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Arch Immunol Ther Exp (Warsz). 2012 Jun;60(3):211-20. doi: 10.1007/s00005-012-0170-5. Epub 2012 Apr 8.

Lactobacillus rhamnosus exopolysaccharide ameliorates arthritis induced by the systemic injection of collagen and lipopolysaccharide in DBA/1 mice.

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Department of Immunology, Jagiellonian University Medical College, Kraków, Poland.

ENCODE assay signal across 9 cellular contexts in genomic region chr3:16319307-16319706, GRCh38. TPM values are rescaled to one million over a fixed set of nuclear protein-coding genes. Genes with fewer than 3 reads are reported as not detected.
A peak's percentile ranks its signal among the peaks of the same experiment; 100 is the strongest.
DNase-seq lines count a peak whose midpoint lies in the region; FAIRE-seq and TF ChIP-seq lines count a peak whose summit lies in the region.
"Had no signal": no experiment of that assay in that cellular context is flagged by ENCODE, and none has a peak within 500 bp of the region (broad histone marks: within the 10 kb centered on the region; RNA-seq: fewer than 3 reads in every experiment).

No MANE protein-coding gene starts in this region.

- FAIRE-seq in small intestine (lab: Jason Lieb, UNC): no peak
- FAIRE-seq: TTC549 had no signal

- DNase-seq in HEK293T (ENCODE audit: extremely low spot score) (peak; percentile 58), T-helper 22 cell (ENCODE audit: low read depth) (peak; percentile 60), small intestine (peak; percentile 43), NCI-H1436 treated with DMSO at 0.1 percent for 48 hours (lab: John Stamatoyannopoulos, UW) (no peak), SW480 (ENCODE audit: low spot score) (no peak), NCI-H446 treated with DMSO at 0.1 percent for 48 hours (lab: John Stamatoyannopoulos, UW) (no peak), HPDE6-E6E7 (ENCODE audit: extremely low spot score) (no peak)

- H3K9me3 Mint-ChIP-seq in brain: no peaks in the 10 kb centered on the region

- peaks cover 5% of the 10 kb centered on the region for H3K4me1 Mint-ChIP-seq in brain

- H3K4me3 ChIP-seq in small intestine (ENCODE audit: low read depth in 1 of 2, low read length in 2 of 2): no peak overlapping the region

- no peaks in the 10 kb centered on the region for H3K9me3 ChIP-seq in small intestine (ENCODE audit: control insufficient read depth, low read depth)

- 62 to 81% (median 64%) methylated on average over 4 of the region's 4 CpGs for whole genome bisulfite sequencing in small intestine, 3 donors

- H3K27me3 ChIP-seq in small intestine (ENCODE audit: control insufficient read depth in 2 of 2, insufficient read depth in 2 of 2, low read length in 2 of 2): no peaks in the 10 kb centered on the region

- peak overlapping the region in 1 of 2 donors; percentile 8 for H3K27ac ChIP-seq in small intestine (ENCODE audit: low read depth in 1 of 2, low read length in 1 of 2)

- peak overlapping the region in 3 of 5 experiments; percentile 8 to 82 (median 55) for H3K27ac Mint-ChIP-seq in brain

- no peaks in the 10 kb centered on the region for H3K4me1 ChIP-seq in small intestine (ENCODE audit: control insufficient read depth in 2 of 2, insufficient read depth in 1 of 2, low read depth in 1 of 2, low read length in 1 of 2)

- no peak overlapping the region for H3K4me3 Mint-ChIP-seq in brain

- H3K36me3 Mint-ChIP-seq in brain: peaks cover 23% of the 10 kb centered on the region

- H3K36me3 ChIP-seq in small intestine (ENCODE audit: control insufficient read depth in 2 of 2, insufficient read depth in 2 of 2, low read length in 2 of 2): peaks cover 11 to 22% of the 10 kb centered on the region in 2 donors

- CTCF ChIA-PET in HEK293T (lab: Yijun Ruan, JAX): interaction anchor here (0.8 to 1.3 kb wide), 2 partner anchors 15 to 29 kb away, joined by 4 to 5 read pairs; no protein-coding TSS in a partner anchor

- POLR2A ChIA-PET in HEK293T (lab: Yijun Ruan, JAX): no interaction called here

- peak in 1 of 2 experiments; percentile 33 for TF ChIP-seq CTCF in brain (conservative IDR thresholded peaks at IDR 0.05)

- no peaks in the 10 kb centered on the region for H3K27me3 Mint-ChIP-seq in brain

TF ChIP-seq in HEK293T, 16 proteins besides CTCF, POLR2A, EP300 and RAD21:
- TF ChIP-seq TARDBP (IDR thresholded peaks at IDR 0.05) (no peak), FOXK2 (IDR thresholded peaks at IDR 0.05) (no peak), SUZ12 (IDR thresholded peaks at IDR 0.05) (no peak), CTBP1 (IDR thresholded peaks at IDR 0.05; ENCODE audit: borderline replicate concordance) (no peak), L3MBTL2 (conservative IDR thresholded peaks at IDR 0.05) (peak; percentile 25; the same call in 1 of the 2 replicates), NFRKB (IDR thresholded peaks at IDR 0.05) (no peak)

Oral administration of some probiotic bacteria (e.g. Lactobacillus rhamnosus) attenuates various types of experimental arthritis, including collagen-induced arthritis (CIA) and inhibits arthritogenic autoantibodies. Much less is known about the possible anti-arthritogenic properties of exopolysaccharide (EPS), the major component of lactic bacteria biofilm. In this study, we asked the question whether systemic administration of EPS derived from L. rhamnosus KL37 depresses the production of anti-collagen IgG and affects the development of CIA in DBA/1 mice. Arthritis was induced employing two models of active CIA, in which mice were immunized with type II collagen (CII) either in the presence of lipopolysaccharide (LPS; mild arthritis with moderate CII-specific IgG production) or with Complete Freund's Adjuvant and LPS (severe arthritis with massive CII-specific IgG production). Passive CIA was induced by intravenous injection of CII-specific monoclonal antibodies and LPS. Disease progression, the incidence and severity of arthritis, were determined. Serum concentration of CII-specific IgG was measured by enzyme-linked immunosorbent assay. Systemic administration of EPS markedly reduced CII-specific antibody production. Moreover, EPS significantly ameliorated arthritis in the active models of CIA, especially, when LPS alone was used as an adjuvant. In contrast, when arthritogenic antibodies were injected to mice in high amounts, the effect of EPS on the development of passive CIA was negligible and transient. These results show that EPS can suppress active CIA by the inhibition of arthritogenic antibodies production. Therefore, we suggest that EPS or EPS-producing probiotics may be promising agents for the supporting therapy of patients with rheumatoid arthritis.

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